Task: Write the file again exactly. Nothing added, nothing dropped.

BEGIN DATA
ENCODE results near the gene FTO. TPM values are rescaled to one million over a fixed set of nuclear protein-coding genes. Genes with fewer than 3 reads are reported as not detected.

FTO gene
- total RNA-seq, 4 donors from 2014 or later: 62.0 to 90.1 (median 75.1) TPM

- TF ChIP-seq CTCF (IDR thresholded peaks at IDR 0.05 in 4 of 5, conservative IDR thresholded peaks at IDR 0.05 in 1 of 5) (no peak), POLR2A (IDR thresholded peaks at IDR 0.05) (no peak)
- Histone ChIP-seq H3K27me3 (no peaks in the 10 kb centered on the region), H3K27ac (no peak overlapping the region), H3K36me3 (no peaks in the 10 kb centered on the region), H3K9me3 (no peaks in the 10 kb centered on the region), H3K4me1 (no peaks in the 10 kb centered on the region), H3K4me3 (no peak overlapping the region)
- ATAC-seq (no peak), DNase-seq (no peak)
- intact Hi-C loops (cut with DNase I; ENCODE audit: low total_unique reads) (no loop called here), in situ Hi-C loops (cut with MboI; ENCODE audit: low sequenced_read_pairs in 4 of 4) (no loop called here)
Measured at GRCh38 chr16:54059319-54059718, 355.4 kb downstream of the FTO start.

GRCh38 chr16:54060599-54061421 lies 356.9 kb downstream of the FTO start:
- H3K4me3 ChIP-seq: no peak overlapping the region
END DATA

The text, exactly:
ENCODE results near the gene FTO. TPM values are rescaled to one million over a fixed set of nuclear protein-coding genes. Genes with fewer than 3 reads are reported as not detected.

FTO gene
- total RNA-seq, 4 donors from 2014 or later: 62.0 to 90.1 (median 75.1) TPM

- TF ChIP-seq CTCF (IDR thresholded peaks at IDR 0.05 in 4 of 5, conservative IDR thresholded peaks at IDR 0.05 in 1 of 5) (no peak), POLR2A (IDR thresholded peaks at IDR 0.05) (no peak)
- Histone ChIP-seq H3K27me3 (no peaks in the 10 kb centered on the region), H3K27ac (no peak overlapping the region), H3K36me3 (no peaks in the 10 kb centered on the region), H3K9me3 (no peaks in the 10 kb centered on the region), H3K4me1 (no peaks in the 10 kb centered on the region), H3K4me3 (no peak overlapping the region)
- ATAC-seq (no peak), DNase-seq (no peak)
- intact Hi-C loops (cut with DNase I; ENCODE audit: low total_unique reads) (no loop called here), in situ Hi-C loops (cut with MboI; ENCODE audit: low sequenced_read_pairs in 4 of 4) (no loop called here)
Measured at GRCh38 chr16:54059319-54059718, 355.4 kb downstream of the FTO start.

GRCh38 chr16:54060599-54061421 lies 356.9 kb downstream of the FTO start:
- H3K4me3 ChIP-seq: no peak overlapping the region